Wednesday, 21 January 2009

Tant que vivray (Claudin de Sermisy)

First published in 1527, this is one of about 175 chansons by Claudin de Sermisy, who gets a name-check in Rabelais’ Gargantua and Pantagruel.

Tant que vivray en âge florissant,So long as I live at a flourishing age,
Je serviray d'amour le dieu puissant,I will serve love's powerful god,
En faictz, et dictz, en chansons, et accords.In actions and words, in songs and harmonies.
Par plusieurs fois m'a tenu languissant,Many times (he) left me languishing,
Mais après dueil m'a faict réjouyssant,But after mourning made me rejoice,
Car j'ay l'amour de la belle au gent corps.Since I have the love of a beautiful woman with a fine body.
Son allianceAn alliance with her
C'est ma fiance:That's my pledge:
Son cœur est mien,Her heart is mine,
Le mien est sien:Mine is hers:
Fi de tristesse,Boo to sadness,
Vive lyesse,Long live joy,
Puis qu'en amour a tant de bien.Since in love there is so much good.
Quand je la veulx servir, et honorer,When I want to serve her, and honour (her),
Quand par escripts veux son nom décorer,When with fine scripts (I) want to decorate her name,
Quand je la veoy, et visite souvent,When I see her, and visit her often,
Les envieux n'en font que murmurer,Envious people just murmer about it
Mais notr'amour n'en sçaurait moins durer;But our love won't therefore endure less;
Aultant ou plus en emporte le vent.So far or further will the wind carry it.
Malgré envieDespite envy
Toute ma vieAll my life
Je l'aimeray,I will love her
Et chanteray,And I will sing,
C'est la premiere,“She is the first
C'est la derniere,She is the last
Que j'ay servie, et serviray.That I have served, and will serve”.

The french text is from our Editions Outremontaises edition, slightly different in places from CPDL.

I've based my translation on an anonymous one lent to me by friend and fellow-Cantabilean David Adshead which begins “While I am in my prime”. In most other contexts that would be better but in this blog I'm trying to be more literal and give singers a clue as to what the individual words mean.

La belle au gent corps. La belle is literally the beautiful (female), so she may be a bit younger than woman implies. Gent meant graceful or elegant, with overtones of being well-born. I'll lay good money that someone somewhere has translated this phrase as fair maid.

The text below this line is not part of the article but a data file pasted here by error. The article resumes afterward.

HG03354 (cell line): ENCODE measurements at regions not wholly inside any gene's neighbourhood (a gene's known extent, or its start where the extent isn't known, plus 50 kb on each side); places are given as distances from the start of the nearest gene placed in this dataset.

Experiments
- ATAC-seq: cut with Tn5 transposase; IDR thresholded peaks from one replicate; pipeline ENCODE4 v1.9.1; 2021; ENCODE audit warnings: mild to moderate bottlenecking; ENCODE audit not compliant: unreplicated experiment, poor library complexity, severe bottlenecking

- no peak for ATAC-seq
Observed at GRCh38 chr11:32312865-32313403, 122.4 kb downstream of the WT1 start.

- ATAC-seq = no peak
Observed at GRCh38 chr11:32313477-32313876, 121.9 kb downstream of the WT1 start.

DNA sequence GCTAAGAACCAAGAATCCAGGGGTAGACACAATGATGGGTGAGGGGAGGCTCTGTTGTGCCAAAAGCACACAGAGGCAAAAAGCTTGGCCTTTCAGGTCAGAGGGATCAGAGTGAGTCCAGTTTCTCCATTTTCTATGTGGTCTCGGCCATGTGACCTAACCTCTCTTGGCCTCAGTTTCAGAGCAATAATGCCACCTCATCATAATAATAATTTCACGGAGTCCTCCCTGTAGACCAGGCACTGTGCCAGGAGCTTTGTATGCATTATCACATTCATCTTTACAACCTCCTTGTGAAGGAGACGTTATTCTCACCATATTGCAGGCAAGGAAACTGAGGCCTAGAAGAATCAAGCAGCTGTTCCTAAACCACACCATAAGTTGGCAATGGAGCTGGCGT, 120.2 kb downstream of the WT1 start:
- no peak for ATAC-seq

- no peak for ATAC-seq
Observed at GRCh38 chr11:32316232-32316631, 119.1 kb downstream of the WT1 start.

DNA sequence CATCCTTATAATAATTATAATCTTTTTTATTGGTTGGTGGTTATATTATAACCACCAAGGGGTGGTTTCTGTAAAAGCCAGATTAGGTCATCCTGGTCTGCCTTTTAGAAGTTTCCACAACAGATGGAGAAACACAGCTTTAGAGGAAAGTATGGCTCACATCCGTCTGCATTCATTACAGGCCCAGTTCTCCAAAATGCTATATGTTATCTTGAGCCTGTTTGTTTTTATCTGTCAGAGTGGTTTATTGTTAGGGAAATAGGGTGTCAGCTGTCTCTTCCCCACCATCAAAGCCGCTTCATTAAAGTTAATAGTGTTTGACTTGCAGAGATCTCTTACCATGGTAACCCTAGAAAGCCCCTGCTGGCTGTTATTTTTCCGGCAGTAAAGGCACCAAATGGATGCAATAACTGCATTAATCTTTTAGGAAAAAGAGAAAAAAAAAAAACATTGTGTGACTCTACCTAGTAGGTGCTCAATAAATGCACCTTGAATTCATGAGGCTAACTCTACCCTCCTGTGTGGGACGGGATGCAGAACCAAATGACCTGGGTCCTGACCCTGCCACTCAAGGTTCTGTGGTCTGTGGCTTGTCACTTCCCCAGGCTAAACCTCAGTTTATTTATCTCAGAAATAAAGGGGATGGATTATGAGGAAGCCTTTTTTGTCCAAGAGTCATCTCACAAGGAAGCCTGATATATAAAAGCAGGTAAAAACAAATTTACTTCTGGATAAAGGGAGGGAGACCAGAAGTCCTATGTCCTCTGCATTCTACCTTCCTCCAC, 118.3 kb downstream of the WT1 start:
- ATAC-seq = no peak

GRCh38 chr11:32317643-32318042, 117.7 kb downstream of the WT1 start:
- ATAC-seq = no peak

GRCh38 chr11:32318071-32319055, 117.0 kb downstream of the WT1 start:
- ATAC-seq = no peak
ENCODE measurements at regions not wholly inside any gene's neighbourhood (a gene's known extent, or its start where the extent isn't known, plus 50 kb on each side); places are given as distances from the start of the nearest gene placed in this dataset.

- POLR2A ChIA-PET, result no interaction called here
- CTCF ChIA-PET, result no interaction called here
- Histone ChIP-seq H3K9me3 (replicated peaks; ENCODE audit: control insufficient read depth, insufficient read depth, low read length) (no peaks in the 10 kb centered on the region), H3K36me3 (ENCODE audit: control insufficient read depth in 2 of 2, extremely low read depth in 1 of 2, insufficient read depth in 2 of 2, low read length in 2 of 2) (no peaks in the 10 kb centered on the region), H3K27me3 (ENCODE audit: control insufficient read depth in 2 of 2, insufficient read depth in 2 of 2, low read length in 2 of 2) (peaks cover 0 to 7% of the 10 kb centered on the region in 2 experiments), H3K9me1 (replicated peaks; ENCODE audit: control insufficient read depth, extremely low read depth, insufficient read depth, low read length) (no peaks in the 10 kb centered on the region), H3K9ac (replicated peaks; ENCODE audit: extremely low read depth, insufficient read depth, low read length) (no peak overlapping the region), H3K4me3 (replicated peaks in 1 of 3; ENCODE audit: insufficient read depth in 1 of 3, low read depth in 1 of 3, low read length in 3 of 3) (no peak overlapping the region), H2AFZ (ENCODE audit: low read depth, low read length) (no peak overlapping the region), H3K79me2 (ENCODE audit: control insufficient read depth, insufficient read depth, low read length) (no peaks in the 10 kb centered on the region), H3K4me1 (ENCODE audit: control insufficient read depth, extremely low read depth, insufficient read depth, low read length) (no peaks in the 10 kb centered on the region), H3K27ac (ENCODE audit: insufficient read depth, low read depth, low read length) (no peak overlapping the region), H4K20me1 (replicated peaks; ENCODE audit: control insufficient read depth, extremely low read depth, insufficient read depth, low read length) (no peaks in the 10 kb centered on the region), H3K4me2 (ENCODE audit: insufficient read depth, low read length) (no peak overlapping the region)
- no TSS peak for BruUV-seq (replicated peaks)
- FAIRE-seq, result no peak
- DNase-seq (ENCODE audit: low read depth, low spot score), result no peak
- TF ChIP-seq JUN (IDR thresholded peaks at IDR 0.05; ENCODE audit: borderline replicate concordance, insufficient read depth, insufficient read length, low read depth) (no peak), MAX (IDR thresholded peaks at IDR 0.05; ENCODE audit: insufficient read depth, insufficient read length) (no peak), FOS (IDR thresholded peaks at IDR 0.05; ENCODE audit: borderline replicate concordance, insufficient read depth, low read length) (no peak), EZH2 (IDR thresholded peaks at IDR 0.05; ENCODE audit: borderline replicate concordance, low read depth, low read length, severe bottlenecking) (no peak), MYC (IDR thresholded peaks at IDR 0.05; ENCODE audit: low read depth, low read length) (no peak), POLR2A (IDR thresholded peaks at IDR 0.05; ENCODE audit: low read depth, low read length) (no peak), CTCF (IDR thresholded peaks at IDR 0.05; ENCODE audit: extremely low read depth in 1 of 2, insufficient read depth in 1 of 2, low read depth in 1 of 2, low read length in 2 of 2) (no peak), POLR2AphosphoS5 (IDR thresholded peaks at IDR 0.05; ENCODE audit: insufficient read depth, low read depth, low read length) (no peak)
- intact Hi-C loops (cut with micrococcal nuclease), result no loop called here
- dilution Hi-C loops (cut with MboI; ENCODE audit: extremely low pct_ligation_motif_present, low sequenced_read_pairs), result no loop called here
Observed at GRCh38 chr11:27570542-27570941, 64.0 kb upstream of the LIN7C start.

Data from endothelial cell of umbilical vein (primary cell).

Fi de. Well yes, you could perhaps translate this as Fie upon. But I couldn't.

6 comments:

  1. Many thanks for this. I recently downloaded the Baltimore COnsort's La Rocque'n'Rol and have been trying to find the words and meaning of this song.
    Love the comment on Fi de!

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  2. In the sentence "Je serviray d'amour le dieu puissant" - I'm not sure that God is the subject. It's rather Love (of the God almighty) he will serve, isn't it?

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  3. Found you by google - many thanks for translation, which I need for a concert program. (I may change a word or two, since you seem to be giving permission!) To imemine I would respond: why God rather than god? I think of the "god of love" as somebody like Cupid, especially considering how all the Greek mythology was revived in the Renaissance.

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  4. @Jubilate: yes, change away, this isn't designed for programme use. Or help yourself from http://www.cantabile-leeds.org.uk/docs/20090307Programme.pdf. And on balance I agree about the god of love, though I did wonder about "I will serve with love God almighty".

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  5. Tant que vivray en âge florissant,
    Je serviray d'amour le dieu puissant

    In the version we have Je serviray d'amour le roi puissant I will serve love's powerful king
    Kind of takes God off the hook

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  6. Funny, in my version I got "Je serviray Amour, le dieu puissant", which makes more sense to me btw

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